- Reuters / Peter Nicholls
- The Brexit vote has “massively exacerbated” a farm labour crisis which has been growing for several years, according to the National Farmers’ Union.
- “People are feeling less welcome, coming here for less money, and they’re less certain about what the future holds. That’s why you’re seeing fewer people,” said NFU deputy president Minette Batters.
LONDON – The Brexit vote has “massively exacerbated” a farm labour crisis which has been growing for several years, according to the National Farmers’ Union.
NFU deputy president Minette Batters said the group’s September survey revealed a 29% shortfall in seasonal workers who are required to pick Britain’s fruit and vegetable crops, a shortage which has left fields of rotting food first reported earlier in November.
“Uncertainty and the weaker exchange rate are driving it,” Batters told Business Insider.
“[Migrants] are feeling less welcome, coming here for less money, and they’re less certain about what the future holds. That’s why we’re seeing less people,” she said.
She said the problem began in 2013, when the government formally scrapped the Seasonal Agricultural Workers Scheme (SAWS), which allowed predominantly European workers to work in Britain on six-month visas.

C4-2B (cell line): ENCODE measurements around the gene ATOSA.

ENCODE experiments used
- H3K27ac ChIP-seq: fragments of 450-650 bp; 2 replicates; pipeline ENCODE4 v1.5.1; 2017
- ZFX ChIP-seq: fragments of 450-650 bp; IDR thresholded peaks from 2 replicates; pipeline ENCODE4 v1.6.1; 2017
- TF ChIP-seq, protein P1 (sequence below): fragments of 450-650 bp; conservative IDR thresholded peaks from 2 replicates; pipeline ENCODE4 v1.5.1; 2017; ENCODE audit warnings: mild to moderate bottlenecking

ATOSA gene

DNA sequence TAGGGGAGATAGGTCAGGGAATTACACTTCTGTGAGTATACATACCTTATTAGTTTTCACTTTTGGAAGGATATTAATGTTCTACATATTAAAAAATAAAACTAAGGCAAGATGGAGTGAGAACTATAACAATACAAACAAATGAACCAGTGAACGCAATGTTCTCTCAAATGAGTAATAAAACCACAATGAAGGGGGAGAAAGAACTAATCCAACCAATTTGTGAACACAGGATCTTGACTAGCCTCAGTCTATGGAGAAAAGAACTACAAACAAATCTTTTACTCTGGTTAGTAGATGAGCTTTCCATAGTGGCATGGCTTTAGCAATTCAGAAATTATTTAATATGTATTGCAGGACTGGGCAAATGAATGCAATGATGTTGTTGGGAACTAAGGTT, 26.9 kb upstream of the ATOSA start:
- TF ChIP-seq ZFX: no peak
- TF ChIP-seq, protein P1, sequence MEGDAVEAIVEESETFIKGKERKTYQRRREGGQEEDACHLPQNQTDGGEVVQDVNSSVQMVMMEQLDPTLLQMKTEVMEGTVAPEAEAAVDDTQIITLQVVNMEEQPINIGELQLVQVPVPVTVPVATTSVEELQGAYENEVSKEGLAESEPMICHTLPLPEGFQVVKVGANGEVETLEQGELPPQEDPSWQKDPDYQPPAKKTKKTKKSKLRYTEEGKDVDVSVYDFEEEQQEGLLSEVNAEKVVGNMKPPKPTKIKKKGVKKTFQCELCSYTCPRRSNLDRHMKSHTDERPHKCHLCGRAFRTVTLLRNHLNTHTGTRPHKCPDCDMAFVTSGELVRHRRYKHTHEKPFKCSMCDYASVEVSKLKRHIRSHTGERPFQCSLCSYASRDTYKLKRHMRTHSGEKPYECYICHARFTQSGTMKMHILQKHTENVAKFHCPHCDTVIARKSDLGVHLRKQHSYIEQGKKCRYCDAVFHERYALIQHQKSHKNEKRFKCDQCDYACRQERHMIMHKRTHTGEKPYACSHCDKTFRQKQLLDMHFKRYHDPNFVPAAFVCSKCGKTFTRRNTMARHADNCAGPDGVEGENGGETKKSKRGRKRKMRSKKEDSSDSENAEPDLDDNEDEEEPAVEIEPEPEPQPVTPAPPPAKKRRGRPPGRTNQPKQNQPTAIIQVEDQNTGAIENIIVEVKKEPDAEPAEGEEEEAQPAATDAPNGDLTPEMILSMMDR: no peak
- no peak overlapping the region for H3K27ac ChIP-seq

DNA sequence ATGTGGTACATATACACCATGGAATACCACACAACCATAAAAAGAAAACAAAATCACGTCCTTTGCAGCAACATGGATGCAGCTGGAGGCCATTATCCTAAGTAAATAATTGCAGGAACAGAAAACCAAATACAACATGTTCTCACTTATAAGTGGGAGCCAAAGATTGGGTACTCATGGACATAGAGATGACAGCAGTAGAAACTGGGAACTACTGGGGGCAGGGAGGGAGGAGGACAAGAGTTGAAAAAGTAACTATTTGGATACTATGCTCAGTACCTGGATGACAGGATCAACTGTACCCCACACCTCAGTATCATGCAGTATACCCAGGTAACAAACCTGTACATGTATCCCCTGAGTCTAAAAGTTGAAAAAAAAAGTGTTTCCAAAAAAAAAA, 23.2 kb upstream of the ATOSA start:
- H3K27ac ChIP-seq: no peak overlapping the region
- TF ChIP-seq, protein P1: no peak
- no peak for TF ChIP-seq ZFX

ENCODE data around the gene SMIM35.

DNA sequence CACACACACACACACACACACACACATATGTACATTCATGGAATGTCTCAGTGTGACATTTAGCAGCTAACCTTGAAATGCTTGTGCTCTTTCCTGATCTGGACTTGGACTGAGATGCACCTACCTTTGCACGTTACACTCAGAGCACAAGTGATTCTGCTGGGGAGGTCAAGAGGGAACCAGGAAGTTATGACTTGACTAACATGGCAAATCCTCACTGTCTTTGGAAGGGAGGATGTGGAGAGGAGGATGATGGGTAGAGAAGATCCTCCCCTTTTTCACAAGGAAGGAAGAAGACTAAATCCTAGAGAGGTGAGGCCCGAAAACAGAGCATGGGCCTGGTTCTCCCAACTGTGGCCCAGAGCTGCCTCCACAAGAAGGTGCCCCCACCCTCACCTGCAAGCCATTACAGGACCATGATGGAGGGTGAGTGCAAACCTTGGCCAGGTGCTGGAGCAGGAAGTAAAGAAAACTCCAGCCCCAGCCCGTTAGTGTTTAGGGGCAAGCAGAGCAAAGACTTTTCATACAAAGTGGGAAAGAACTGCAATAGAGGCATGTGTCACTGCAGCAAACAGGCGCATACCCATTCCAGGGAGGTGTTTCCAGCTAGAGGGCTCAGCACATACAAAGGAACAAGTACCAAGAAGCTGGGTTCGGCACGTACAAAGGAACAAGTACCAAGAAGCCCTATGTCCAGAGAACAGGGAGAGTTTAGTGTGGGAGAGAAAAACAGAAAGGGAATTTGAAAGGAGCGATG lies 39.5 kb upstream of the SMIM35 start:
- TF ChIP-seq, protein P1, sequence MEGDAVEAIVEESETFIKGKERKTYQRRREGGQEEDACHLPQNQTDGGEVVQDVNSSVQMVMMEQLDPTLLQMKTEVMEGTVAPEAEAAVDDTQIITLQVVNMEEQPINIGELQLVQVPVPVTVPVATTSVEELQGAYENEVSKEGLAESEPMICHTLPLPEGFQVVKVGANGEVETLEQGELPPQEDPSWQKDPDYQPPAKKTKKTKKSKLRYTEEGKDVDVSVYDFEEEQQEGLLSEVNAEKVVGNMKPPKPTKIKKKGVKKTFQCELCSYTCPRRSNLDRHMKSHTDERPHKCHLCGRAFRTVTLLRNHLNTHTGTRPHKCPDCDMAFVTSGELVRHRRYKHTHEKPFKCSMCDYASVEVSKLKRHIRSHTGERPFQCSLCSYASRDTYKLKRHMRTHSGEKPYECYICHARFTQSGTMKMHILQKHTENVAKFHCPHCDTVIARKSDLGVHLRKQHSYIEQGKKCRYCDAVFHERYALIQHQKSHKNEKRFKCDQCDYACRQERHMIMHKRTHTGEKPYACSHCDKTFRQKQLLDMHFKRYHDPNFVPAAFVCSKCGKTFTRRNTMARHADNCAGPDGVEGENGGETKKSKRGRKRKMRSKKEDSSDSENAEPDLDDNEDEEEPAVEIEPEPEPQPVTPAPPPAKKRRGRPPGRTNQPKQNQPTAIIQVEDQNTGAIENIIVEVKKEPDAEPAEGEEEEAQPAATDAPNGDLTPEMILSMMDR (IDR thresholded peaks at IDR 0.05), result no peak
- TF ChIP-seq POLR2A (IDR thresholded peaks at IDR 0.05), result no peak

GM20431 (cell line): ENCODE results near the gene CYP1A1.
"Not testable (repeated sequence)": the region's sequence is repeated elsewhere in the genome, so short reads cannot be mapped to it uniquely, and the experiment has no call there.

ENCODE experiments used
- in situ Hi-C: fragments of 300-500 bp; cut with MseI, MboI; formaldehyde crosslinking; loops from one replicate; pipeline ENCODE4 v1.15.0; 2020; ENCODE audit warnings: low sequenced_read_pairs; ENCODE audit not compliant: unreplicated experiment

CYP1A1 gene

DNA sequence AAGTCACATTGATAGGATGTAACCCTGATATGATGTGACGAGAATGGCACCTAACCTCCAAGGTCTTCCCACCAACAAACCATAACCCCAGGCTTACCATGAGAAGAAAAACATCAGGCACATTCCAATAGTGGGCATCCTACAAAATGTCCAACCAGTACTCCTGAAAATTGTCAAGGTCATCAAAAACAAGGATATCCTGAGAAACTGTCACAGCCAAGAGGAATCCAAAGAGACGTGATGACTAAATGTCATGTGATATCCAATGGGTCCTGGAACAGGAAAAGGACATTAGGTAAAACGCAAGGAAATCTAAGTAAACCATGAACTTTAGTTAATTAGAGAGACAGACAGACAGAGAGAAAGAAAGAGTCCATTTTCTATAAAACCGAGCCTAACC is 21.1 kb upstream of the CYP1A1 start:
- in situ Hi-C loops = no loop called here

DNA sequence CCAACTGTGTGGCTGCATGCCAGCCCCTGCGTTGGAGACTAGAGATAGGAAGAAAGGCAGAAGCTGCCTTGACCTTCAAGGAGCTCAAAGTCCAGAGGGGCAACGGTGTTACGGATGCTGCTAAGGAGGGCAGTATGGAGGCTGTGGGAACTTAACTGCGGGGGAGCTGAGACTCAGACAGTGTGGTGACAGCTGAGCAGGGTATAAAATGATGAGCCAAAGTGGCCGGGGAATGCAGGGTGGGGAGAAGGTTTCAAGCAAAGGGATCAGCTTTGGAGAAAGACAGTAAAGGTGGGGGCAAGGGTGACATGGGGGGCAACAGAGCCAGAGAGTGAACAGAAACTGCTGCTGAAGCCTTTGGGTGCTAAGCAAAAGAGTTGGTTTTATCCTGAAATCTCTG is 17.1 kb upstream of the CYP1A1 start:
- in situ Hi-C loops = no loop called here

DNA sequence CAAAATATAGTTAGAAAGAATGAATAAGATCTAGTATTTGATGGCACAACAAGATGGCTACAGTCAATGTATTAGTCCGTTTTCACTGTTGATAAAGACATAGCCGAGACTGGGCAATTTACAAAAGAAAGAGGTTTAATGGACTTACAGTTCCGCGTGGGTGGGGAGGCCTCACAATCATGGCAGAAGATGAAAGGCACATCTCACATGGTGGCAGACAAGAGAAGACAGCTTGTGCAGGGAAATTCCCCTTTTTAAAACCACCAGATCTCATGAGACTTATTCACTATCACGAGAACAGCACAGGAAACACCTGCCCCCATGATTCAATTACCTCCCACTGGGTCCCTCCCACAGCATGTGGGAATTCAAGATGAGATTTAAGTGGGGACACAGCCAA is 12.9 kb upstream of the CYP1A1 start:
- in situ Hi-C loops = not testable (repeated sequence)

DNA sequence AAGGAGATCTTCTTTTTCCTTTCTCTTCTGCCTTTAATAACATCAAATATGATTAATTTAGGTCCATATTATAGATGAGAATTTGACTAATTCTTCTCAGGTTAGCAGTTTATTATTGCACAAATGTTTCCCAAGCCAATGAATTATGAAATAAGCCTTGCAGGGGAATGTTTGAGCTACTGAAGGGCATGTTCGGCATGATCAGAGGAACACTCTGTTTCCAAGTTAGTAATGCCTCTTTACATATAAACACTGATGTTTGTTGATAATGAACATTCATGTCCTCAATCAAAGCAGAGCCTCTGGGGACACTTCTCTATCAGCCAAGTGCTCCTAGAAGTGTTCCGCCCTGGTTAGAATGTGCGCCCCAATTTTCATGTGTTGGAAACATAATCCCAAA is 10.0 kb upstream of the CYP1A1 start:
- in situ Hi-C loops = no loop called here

The referendum has massively exacerbated an already existing problem
“When we lost the SAWS scheme […] we knew there would be a shortfall,” she said. “Then you had the referendum and the situation of the exchange rate and people feeling less welcome. That’s massively exacerbated an already existing problem.”
A post-Brexit solution?
Batters called on the government to end the “uncertainty” surrounding its position on Brexit and commit to reintroducing SAWS after Brexit – something the Labour party has already done.
“The Labour party have now committed to reintroducing the SAWS scheme,” she said.
“We really need some certainty. This is not an immigration problem. It concerns people who come here, fully-regulated, on the national living wage, receiving a pension, and contribute through national insurance.”
‘We just want to know. We want the certainty for people coming here, we want certainty for the growers, and we want certainty for retailers and consumers,” she said.
Britain’s growers are heavily reliant on seasonal migrant labour. According to government agency Defra, there were 67,000 seasonal agricultural workers in 2015 from a total farming workforce of 476,000. Three-quarters of seasonal labour in the horticulture sector comes from Romania and Bulgaria.
“Growers are coming under enormous pressure and they want to know what the future holds,” Batters said.